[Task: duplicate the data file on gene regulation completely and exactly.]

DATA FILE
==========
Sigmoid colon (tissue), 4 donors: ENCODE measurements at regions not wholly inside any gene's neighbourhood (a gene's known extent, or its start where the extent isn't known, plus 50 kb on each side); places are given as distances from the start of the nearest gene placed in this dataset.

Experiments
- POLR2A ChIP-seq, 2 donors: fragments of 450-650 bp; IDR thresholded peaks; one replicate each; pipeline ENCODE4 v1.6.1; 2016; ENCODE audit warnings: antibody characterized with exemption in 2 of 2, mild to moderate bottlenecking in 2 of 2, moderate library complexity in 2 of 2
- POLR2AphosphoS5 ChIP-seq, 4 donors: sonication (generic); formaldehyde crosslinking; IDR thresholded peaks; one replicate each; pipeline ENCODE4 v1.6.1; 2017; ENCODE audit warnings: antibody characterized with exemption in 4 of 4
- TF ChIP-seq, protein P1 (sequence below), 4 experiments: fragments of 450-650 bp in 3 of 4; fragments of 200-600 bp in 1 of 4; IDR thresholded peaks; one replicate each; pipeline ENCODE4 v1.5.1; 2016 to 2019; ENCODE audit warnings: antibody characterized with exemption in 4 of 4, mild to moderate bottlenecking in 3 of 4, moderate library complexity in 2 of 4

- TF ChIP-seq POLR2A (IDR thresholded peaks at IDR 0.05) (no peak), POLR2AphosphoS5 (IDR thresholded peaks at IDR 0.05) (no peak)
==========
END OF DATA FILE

Sigmoid colon (tissue), 4 donors: ENCODE measurements at regions not wholly inside any gene's neighbourhood (a gene's known extent, or its start where the extent isn't known, plus 50 kb on each side); places are given as distances from the start of the nearest gene placed in this dataset.

Experiments
- POLR2A ChIP-seq, 2 donors: fragments of 450-650 bp; IDR thresholded peaks; one replicate each; pipeline ENCODE4 v1.6.1; 2016; ENCODE audit warnings: antibody characterized with exemption in 2 of 2, mild to moderate bottlenecking in 2 of 2, moderate library complexity in 2 of 2
- POLR2AphosphoS5 ChIP-seq, 4 donors: sonication (generic); formaldehyde crosslinking; IDR thresholded peaks; one replicate each; pipeline ENCODE4 v1.6.1; 2017; ENCODE audit warnings: antibody characterized with exemption in 4 of 4
- TF ChIP-seq, protein P1 (sequence below), 4 experiments: fragments of 450-650 bp in 3 of 4; fragments of 200-600 bp in 1 of 4; IDR thresholded peaks; one replicate each; pipeline ENCODE4 v1.5.1; 2016 to 2019; ENCODE audit warnings: antibody characterized with exemption in 4 of 4, mild to moderate bottlenecking in 3 of 4, moderate library complexity in 2 of 4

- TF ChIP-seq POLR2A (IDR thresholded peaks at IDR 0.05) (no peak), POLR2AphosphoS5 (IDR thresholded peaks at IDR 0.05) (no peak)